Magdalen Hill Down
Site feature providing more detailed description, photos and other information for the butterfly observer
Photo 1 - View looking West Along Original Unimproved Chalk Downland Part Of Reserve
Nature reserve managed by Butterfly Conservation
The original western section of the reserve consists of a rare fragment of unimproved chalk downland
The eastern section is gradually being re-colonised by butterflies as it is restored to flower rich chalk downland
34 species of butterfly recorded on the reserve, which has important breeding colonies of Green Hairstreak, Chalkhill Blue and Brown Argus as well as a small colony of Grizzled Skipper
Magdalen Hill Down is located just 2 miles from the historic city of
The reserve has several access points for the visitor. The original reserve can be accessed from the north via a footpath opposite St Swithin's School (parking on verge) or from the south, which allows direct access to the bottom of the steep slope (park in lay-by on A31 opposite the Chilcomb turn). The extension can be accessed via the track leading up past the cemetary (map) and then west to the original reserve. There is a small car park opposite the cemetery in this case. This is the route I normally take, so will describe areas of the reserve in the order they are reached from this entrance.
As you reach the top of this track at the entrance to the reserve, you will see the flower rich grassland of the extension spreading out in front (photo 2 below). The tree belt running north-south separating the extension from the original reserve can be seen to your right and represents the initial destination. The grassland of the extension and the path running west along its top edge are worthy of exploration. The path is often productive in spring for Green Hairstreak, patrolling Nymphalids (Peacock, Red Admiral) as well as Brimstones and Orange Tips. On the grassland itself, species such Meadow Brown and Marbled White are to be found in summer, when the extension is covered by a carpet of a downland flowers and long grass. In spring, whilst the grass is short, cowslips are predominant and there are fewer butterflies, however Dingy Skipper have occasionally been recorded here. Along the tree belt at the western edge of the extension, look out again for Green Hairstreak (particularly towards the lower end). There are several places along the tree belt where one can cross through to the original part of the reserve. As you emerge onto the western side, the steep south facing down stretches out in front of you, as shown in the top photo. Whilst not obvious from this vista, the down contains a mosaic of habitats managed for the various butterfly species.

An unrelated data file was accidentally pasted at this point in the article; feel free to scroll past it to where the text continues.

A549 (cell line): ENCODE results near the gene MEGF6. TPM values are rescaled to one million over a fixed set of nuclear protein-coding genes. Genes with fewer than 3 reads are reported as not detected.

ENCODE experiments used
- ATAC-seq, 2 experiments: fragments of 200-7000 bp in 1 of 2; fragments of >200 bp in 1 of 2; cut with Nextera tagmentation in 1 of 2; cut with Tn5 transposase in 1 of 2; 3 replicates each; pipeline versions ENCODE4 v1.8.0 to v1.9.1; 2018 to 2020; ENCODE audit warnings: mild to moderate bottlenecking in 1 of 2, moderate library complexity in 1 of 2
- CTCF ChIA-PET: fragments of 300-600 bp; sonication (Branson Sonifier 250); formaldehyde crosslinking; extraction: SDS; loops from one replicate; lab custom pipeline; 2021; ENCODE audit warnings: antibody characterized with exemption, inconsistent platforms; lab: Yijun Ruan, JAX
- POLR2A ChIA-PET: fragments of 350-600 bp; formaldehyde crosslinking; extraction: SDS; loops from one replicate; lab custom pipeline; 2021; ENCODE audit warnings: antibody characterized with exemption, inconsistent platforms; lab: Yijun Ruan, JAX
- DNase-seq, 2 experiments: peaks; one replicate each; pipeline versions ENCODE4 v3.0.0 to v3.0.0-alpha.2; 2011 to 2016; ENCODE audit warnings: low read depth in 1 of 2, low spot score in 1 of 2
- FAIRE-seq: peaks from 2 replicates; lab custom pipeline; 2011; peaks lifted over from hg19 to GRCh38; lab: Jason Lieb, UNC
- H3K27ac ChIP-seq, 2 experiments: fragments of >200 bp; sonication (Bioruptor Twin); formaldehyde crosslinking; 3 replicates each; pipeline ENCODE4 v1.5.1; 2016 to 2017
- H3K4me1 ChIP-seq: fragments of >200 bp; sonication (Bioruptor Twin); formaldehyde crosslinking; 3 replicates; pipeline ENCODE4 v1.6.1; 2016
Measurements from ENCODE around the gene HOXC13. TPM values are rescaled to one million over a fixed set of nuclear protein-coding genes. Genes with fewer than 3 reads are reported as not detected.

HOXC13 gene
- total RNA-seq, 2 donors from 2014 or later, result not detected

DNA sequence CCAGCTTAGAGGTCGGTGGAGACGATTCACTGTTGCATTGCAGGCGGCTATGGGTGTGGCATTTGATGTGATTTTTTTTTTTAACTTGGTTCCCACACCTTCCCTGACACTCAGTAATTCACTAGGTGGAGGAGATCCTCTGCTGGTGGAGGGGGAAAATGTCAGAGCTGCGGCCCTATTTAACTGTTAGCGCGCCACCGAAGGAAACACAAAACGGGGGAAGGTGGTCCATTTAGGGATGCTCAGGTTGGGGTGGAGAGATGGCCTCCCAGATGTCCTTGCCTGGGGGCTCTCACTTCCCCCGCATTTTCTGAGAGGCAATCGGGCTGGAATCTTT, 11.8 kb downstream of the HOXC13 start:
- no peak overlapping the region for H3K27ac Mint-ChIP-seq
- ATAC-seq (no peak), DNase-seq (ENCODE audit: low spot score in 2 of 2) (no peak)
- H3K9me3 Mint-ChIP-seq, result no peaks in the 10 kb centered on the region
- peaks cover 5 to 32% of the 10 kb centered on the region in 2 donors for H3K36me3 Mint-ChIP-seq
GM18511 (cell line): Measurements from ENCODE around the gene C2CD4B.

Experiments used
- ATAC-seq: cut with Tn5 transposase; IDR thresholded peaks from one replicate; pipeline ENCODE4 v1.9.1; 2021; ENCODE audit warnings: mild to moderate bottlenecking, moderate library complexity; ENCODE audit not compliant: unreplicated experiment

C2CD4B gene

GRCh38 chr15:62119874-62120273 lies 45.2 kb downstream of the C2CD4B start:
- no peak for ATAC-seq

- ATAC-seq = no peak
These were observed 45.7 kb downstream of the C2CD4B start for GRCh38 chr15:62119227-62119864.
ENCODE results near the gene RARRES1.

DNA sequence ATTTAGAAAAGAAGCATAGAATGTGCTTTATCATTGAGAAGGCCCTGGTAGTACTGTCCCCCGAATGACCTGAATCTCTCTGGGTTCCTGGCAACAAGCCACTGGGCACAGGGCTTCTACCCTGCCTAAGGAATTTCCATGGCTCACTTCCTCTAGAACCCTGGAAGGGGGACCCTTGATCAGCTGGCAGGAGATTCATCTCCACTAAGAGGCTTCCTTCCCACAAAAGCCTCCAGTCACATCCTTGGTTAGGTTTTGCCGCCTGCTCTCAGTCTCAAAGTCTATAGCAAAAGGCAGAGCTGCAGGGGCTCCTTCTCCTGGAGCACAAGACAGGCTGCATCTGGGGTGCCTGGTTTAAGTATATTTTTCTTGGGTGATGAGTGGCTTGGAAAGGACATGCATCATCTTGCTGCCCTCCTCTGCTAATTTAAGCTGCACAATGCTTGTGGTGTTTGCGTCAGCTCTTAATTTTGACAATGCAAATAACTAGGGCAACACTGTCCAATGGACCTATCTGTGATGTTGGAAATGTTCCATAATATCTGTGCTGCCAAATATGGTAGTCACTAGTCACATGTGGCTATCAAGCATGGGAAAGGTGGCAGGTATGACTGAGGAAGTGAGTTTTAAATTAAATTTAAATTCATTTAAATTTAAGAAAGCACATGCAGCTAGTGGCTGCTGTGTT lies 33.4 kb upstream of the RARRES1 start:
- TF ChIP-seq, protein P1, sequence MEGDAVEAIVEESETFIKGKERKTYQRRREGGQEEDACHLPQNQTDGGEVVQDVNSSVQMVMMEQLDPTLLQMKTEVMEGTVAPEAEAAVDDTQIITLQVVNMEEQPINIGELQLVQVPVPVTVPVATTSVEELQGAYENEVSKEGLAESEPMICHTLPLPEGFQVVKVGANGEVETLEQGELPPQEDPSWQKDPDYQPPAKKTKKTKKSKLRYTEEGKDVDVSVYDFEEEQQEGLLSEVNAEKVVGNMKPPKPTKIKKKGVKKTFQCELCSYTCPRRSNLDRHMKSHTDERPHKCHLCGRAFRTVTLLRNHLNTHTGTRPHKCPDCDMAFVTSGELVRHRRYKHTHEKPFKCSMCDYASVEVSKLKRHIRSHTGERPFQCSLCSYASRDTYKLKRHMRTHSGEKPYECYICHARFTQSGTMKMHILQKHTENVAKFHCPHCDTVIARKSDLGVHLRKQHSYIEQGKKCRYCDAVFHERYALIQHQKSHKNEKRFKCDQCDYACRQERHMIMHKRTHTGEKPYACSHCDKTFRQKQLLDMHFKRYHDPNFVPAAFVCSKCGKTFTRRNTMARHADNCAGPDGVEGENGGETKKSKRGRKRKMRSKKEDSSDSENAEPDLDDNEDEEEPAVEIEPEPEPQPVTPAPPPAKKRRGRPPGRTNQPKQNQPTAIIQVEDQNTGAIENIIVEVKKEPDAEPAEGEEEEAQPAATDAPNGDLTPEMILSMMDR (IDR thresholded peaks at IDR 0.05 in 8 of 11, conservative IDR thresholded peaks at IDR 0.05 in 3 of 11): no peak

Photo 2 - Eastern Section Of Reserve Now Being Returned to Flower Rich Downland
The sheltered lower slopes in particular contain important breeding areas for Brown Argus, Chalkhill Blue and Green Hairstreak. Not surprisingly, the local areas in the mosaic where their larval foodplants flourish (e.g. common rockrose for Green Hairstreak and Brown Argus, horseshoe vetch for Chalkhill Blue) are also good locations to see these species. Green Hairstreak can often be disturbed by walking close to the bushes along the bottom of the slope where they perch on foliage or in the scrub. They may also be encountered close to other bushy areas of the down including isolated hawthorn bushes or along the tree belt separating the original reserve from the extension. Chalkhill Blue also tend to favour the more sheltered lower slopes, where horseshoe vetch is plentiful. A small colony of Grizzled Skipper is also present, this early spring butterfly favouring the rougher areas. These more specialist species can of course also be found in company with commoner species such as Common Blue, Small Copper, Small Heath, Meadow Brown and Marbled White, as well Brimstone and the Nymphalids (Peacock and Red Admiral in particular).
Whilst the lower slopes probably represent the best single area on the reserve, the higher slopes are by no means devoid of their share of butterflies, particularly Chalkhill Blue, more mobile species such as Brimstone and Nymphalids and common grassland species. The bronze age round barrows along the crest of the original reserve provide a reminder of Magdalen Hill Down's very long history.